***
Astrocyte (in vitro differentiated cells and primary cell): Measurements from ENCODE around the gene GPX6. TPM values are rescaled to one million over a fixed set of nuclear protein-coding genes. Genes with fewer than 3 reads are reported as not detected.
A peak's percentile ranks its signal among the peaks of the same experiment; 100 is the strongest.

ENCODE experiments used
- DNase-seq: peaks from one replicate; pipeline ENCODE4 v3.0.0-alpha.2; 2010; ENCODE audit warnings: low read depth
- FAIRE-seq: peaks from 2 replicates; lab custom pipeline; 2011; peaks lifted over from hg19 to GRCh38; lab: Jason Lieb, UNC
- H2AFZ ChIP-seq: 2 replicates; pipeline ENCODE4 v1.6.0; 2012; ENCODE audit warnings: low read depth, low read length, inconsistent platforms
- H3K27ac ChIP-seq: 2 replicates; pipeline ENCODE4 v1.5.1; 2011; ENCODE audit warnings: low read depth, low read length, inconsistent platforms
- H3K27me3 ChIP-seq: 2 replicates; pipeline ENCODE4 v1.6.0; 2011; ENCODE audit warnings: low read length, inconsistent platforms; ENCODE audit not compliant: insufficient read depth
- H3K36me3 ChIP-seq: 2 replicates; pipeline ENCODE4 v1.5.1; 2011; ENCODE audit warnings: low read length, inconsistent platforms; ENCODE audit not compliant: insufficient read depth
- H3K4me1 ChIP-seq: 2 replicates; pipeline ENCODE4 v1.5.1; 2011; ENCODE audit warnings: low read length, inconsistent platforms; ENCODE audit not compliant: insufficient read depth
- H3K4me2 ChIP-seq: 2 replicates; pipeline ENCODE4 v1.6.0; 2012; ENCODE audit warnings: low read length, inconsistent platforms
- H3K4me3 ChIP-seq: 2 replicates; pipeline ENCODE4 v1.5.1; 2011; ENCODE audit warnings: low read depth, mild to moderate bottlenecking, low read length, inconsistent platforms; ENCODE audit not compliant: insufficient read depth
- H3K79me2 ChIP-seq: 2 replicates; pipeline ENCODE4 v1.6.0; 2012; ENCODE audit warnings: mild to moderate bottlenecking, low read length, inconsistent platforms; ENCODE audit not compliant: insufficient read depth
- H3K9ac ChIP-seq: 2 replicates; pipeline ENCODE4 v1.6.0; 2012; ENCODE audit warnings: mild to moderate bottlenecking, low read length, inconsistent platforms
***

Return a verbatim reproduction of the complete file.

Astrocyte (in vitro differentiated cells and primary cell): Measurements from ENCODE around the gene GPX6. TPM values are rescaled to one million over a fixed set of nuclear protein-coding genes. Genes with fewer than 3 reads are reported as not detected.
A peak's percentile ranks its signal among the peaks of the same experiment; 100 is the strongest.

ENCODE experiments used
- DNase-seq: peaks from one replicate; pipeline ENCODE4 v3.0.0-alpha.2; 2010; ENCODE audit warnings: low read depth
- FAIRE-seq: peaks from 2 replicates; lab custom pipeline; 2011; peaks lifted over from hg19 to GRCh38; lab: Jason Lieb, UNC
- H2AFZ ChIP-seq: 2 replicates; pipeline ENCODE4 v1.6.0; 2012; ENCODE audit warnings: low read depth, low read length, inconsistent platforms
- H3K27ac ChIP-seq: 2 replicates; pipeline ENCODE4 v1.5.1; 2011; ENCODE audit warnings: low read depth, low read length, inconsistent platforms
- H3K27me3 ChIP-seq: 2 replicates; pipeline ENCODE4 v1.6.0; 2011; ENCODE audit warnings: low read length, inconsistent platforms; ENCODE audit not compliant: insufficient read depth
- H3K36me3 ChIP-seq: 2 replicates; pipeline ENCODE4 v1.5.1; 2011; ENCODE audit warnings: low read length, inconsistent platforms; ENCODE audit not compliant: insufficient read depth
- H3K4me1 ChIP-seq: 2 replicates; pipeline ENCODE4 v1.5.1; 2011; ENCODE audit warnings: low read length, inconsistent platforms; ENCODE audit not compliant: insufficient read depth
- H3K4me2 ChIP-seq: 2 replicates; pipeline ENCODE4 v1.6.0; 2012; ENCODE audit warnings: low read length, inconsistent platforms
- H3K4me3 ChIP-seq: 2 replicates; pipeline ENCODE4 v1.5.1; 2011; ENCODE audit warnings: low read depth, mild to moderate bottlenecking, low read length, inconsistent platforms; ENCODE audit not compliant: insufficient read depth
- H3K79me2 ChIP-seq: 2 replicates; pipeline ENCODE4 v1.6.0; 2012; ENCODE audit warnings: mild to moderate bottlenecking, low read length, inconsistent platforms; ENCODE audit not compliant: insufficient read depth
- H3K9ac ChIP-seq: 2 replicates; pipeline ENCODE4 v1.6.0; 2012; ENCODE audit warnings: mild to moderate bottlenecking, low read length, inconsistent platforms